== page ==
The CEFR C2 level of English is advanced and the users at this level are proficient with their English. They are similar to native speakers of the language.  To see the full list of C2 grammar on one page click here.

comparative + THAN + adjective

I am reading higher than normal alcohol levels  in your bloodstream, sir. listen to the pronunciation “higher than normal” refers to the alcohol levels in the bloodstream being above the standard or average range. This could be due to recent consumption of alcohol. The exact range for “normal” can vary, but typically, a blood alcohol concentration (BAC) of 0.08% is considered legally impaired in […]

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noun + preposition + MIND

Here are the search results in the iWeb corpus for: _NN _I mind 1 PEACE OF MIND 92742 C2 “Peace of mind” is a noun phrase that means a feeling of being safe or protected, or a mental state of calmness or tranquility. For example: And it‘s peace of mind for me, you know? listen 2 STATE OF MIND 30565 It is my opinion that  Senior Chief Kelly is

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plural noun phrase + ARE + THAT clause

Here is an example of B2 focus with a singular noun phrase at the front of a sentence: The problem is that she wants a bottle of red wine. listen It is easy to find information about singular noun phrases + that clauses on the internet: We use a noun + that-clause to express opinions and feelings, often about certainty and possibility. We

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all in one | one by one

In this post, we look at adverbial phrases with the pronoun  ‘one‘.  In the English Vocabulary Profile: (all) in one = C2 combined into a single thing one by one= B2 separately, one after the other Frequency in iWeb corpus: one by one 135405 all in one 60329 For example: What if they asked,  you could use them as a living probiotic drink  and health monitor, all in one? TED

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adjective + ORDER

In this post, we search for the most common adjectives found before the noun ‘order‘.  For example: Now, that might sound pretty good, but ask yourself  what would happen  under our current economic and political order? TED A search in the NOW corpus for _J order_N 1 PUBLIC ORDER 37962 2 RESTRAINING ORDER 35066 3 STAY-AT-HOME ORDER 21381 4 NEW ORDER 20398 5 MIDDLE ORDER 16531 6 INTERIM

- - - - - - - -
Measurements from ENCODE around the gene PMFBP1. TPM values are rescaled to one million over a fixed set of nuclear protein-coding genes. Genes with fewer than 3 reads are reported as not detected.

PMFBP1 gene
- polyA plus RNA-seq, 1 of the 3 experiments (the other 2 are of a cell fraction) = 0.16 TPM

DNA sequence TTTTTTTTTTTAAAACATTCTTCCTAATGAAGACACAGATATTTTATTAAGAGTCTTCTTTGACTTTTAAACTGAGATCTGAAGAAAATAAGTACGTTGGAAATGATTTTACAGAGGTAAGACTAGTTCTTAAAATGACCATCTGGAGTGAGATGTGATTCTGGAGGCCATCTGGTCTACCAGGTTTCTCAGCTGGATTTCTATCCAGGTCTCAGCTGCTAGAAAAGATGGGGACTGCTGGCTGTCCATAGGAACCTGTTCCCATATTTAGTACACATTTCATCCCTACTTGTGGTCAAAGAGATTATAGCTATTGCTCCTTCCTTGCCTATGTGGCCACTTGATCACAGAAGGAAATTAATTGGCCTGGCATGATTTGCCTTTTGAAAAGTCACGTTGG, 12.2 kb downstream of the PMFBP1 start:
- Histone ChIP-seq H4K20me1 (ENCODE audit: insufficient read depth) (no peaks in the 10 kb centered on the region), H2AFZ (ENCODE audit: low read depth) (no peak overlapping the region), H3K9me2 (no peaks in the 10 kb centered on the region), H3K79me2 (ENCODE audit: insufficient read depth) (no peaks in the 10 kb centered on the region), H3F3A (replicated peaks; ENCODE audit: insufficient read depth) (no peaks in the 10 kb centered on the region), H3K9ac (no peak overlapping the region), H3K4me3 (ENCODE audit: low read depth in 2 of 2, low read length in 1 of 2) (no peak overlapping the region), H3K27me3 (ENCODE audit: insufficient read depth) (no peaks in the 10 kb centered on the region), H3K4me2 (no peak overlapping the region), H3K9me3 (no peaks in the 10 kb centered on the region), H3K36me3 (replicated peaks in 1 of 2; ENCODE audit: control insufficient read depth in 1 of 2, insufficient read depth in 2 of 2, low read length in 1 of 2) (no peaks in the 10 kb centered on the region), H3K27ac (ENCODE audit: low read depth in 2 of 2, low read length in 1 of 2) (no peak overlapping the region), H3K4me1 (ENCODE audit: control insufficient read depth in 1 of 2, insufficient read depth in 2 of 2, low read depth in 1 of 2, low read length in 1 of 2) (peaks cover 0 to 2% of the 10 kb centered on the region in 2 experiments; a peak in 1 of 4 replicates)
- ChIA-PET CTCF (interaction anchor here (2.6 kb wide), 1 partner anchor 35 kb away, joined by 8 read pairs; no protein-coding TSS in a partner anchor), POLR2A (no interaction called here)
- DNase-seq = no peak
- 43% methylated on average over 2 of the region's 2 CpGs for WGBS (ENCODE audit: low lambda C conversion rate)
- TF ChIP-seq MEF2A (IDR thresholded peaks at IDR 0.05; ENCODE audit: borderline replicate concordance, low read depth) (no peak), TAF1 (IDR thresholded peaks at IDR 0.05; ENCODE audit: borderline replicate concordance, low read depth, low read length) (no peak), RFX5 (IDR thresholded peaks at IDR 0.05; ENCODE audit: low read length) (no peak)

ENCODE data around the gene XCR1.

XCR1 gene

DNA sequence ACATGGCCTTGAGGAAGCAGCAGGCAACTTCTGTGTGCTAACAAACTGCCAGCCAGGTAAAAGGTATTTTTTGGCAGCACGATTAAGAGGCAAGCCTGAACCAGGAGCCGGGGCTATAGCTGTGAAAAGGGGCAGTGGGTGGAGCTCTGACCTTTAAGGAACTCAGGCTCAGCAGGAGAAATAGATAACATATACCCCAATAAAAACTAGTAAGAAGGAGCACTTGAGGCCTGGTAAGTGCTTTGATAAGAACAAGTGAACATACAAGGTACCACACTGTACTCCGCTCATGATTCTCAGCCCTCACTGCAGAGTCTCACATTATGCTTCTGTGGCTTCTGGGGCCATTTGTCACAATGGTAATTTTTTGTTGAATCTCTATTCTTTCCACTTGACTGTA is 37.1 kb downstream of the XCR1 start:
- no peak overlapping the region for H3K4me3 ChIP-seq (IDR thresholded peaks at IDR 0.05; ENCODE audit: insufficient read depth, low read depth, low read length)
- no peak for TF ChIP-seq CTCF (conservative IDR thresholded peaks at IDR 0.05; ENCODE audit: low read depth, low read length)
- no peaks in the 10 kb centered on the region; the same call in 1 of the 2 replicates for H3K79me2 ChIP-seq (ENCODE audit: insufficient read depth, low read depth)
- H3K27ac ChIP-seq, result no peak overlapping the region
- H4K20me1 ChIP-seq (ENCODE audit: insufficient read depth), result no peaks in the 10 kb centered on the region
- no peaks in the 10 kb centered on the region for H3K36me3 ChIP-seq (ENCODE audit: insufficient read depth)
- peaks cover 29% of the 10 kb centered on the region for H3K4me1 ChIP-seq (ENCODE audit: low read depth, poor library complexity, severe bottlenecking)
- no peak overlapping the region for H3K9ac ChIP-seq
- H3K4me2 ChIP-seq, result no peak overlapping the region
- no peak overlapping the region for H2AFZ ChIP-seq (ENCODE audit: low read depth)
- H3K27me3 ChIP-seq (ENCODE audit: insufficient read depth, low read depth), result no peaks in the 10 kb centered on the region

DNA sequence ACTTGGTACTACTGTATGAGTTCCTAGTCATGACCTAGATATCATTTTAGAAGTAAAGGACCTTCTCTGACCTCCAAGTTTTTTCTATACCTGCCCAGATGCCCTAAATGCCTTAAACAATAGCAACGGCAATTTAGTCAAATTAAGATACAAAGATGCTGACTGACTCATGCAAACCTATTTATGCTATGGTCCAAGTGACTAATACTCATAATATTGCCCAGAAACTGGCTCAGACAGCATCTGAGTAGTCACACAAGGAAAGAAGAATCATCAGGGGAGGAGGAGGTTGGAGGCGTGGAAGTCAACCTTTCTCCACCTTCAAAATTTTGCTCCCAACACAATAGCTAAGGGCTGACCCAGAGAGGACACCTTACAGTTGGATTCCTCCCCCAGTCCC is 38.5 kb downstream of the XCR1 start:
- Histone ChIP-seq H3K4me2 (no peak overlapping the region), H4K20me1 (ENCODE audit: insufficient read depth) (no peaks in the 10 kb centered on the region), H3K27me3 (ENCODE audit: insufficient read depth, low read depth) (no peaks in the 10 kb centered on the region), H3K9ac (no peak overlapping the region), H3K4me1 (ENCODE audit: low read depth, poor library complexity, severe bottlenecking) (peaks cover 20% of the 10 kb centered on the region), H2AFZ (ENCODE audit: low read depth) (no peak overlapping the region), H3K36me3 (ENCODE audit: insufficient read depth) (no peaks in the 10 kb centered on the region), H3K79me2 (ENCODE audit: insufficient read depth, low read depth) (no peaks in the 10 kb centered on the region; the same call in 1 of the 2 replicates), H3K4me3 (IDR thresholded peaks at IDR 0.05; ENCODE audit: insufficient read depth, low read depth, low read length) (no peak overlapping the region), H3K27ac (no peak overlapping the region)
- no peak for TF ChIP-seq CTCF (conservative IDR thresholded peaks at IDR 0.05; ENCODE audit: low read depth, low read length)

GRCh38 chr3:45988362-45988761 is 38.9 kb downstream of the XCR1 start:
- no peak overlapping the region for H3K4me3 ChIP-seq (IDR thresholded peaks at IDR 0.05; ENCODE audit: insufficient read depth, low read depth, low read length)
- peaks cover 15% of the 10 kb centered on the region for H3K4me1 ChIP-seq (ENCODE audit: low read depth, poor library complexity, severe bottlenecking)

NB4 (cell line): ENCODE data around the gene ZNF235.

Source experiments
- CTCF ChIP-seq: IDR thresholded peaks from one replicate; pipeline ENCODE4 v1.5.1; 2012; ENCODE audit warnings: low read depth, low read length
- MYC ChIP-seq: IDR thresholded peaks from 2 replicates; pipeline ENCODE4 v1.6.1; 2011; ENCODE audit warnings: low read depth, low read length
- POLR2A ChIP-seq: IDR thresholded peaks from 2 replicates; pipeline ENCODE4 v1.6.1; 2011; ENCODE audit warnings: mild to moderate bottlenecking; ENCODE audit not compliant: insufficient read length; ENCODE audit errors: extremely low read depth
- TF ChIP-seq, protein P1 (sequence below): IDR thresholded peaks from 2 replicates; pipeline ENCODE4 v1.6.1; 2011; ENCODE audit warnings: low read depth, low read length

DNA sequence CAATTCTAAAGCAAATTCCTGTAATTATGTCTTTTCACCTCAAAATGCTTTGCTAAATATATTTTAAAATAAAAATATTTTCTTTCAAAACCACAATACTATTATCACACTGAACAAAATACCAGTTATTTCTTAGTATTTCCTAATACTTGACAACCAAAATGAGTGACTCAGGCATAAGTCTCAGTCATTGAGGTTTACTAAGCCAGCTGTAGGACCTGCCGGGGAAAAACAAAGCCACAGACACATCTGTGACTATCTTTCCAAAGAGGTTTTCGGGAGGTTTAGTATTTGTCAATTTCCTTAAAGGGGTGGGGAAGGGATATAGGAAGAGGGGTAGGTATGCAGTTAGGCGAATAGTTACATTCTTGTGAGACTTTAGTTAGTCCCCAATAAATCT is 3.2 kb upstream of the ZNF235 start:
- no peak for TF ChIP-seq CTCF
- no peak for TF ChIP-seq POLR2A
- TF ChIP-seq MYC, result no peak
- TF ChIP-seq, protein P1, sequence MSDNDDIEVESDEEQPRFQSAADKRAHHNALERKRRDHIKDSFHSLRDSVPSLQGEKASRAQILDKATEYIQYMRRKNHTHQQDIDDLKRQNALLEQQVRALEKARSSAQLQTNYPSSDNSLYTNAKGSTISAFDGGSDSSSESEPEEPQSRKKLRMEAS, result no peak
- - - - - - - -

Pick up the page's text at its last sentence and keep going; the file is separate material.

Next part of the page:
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FUL adjective suffix

Here are the most common adjectives ending in -ful found in the NOW corpus: *Note, 60% of them are not included in the English Vocabulary Profile. The twelve most common adjectives that end with the suffix -ful all have positive meanings: 1 SUCCESSFUL 1589851 2 POWERFUL 1151163 3 BEAUTIFUL 1091675 4 WONDERFUL 595077 5 USEFUL

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lexical verb + THE USE OF

Here are examples of verbs that suggest ability (or lack of) + the noun phrase ‘the use of’: So how have we enabled the use of goats as a reliable form of currency? TED In that service, he actually lost the use of his legs, he‘s paralyzed and he uses marijuana for pain management. TED In the English Vocabulary Profile: the use of sth = C2 permission to use something, or the ability to use something We are interested in finding which verbs might suggest

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COME IN + adjective

In the English Vocabulary Profile, come in useful|handy are C2. A search in iWeb corpus for: COME IN _JJ . 1 COME IN HANDY. 9001 2 COMES IN HANDY. 4142 Huh, comes in handy on the cash register. listen   3 CAME IN HANDY. 660 4 COME IN USEFUL. 257 All these moves will come in useful in real life when she grows up. listen 5 COMES IN BLACK. 116 This structure

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Why say “is of interest” instead of “is interesting“? ‘is of + noun‘ is more formal and in academic writing, we use the noun form of a word more often.  More importantly, ‘of+noun’ functions as a noun in this position.  Therefore, it can often collocate correctly with modifiers.  For example:  “greatest interest” is much more

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‘Twee‘ is unlisted in the English Vocabulary Profile.  Google Oxford defines it as: BRITISH excessively or affectedly quaint, pretty, or sentimental. adverb: affectedly in a way that is artificial, pretentious, and designed to impress. adjective: quaint attractively unusual or old-fashioned. adjective sentimental of or prompted by feelings of tenderness, sadness, or nostalgia. — A search for collocates

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subjunctive THAT clauses

There is no mention of ‘subjunctive’ in the English Grammar Profile.  There are some points such as the second conditional though that indirectly cover it. For this reason, we suggest that sentences using other subjunctive forms that are not conditional or listed elsewhere, be considered as C2. Here are that clause examples from Wikipedia: It‘s crucial that he be here by noon.

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